By Arend L. Hagedoorn Ph. D, A. C. Hagedoorn-Vorstheuvel La Brand (auth.)
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Additional resources for The Relative Value of the Processes Causing Evolution
The mechanism of the response may be such an one, that at a critical point in the relation between the action of one factor and the others, the organism begins to react differently. Some phenomena, certain processes may by their very nature prohibit continuous variation. For instance, meristic phenomena. We do not know many definite facts about the causes for the position of leaves on a stem, but we can see how the very nature of the obscure mechanism makes it impossible for a stem to bear its leaves in any way intermediate between two definite ones.
This shows, that the variability is different in the two instances. We see that in the last case, the difference between the awnless and the awned plants corresponds to a difference between the ~s these plants produce, but we see also that a difference between two plants does not necessarily imply a similar difference between the seed produced. In studying variation and its causes, it is therefore necessary VARIATION. 31 to ask, what is the relation between the quality of a seed and the qualities ofthe plants?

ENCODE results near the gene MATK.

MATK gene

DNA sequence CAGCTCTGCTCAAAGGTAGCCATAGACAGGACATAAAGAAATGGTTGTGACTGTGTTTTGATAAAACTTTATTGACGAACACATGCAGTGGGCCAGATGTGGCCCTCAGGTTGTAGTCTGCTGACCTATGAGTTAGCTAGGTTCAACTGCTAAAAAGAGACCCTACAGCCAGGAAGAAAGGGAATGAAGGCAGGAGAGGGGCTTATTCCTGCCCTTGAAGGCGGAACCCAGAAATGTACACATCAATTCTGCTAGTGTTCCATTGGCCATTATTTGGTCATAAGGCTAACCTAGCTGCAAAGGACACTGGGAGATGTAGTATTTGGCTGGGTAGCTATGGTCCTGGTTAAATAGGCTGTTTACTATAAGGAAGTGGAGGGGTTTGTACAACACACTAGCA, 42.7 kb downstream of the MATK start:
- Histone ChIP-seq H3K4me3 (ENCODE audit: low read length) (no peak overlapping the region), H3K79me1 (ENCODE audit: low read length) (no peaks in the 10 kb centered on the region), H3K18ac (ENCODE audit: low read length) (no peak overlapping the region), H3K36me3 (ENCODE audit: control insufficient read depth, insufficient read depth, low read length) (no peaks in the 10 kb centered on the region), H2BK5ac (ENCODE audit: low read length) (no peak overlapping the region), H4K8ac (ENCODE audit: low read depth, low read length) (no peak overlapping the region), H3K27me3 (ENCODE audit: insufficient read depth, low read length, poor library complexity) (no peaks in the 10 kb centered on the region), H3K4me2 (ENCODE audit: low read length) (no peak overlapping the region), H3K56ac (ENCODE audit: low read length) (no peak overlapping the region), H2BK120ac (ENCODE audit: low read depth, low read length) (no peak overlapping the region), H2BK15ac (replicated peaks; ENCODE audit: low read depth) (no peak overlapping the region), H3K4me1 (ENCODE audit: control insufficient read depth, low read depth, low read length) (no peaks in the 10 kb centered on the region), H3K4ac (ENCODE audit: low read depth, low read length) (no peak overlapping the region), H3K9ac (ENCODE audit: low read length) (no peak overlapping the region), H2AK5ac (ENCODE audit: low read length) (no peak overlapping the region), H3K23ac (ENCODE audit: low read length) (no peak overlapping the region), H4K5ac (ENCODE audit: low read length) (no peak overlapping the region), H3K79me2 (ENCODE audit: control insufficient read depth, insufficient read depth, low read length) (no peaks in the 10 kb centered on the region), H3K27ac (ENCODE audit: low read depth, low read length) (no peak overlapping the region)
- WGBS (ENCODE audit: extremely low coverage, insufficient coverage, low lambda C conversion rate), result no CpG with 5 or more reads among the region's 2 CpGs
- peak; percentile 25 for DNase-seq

VARIATION. DARWIN in his theory of evolution started from the observation that all organisms are seen to vary in every character, in every proportion, every function which is studied. Taking for granted this variability, Darwin reasoned, that such small differences as always exist between members of a single group, must make these individuals better or less-fitted for the conditions under which they have to live. Andasitis manifestly impossible, for all the descendants of all the individuals to find a place on earth, a portion only can survice in each generation.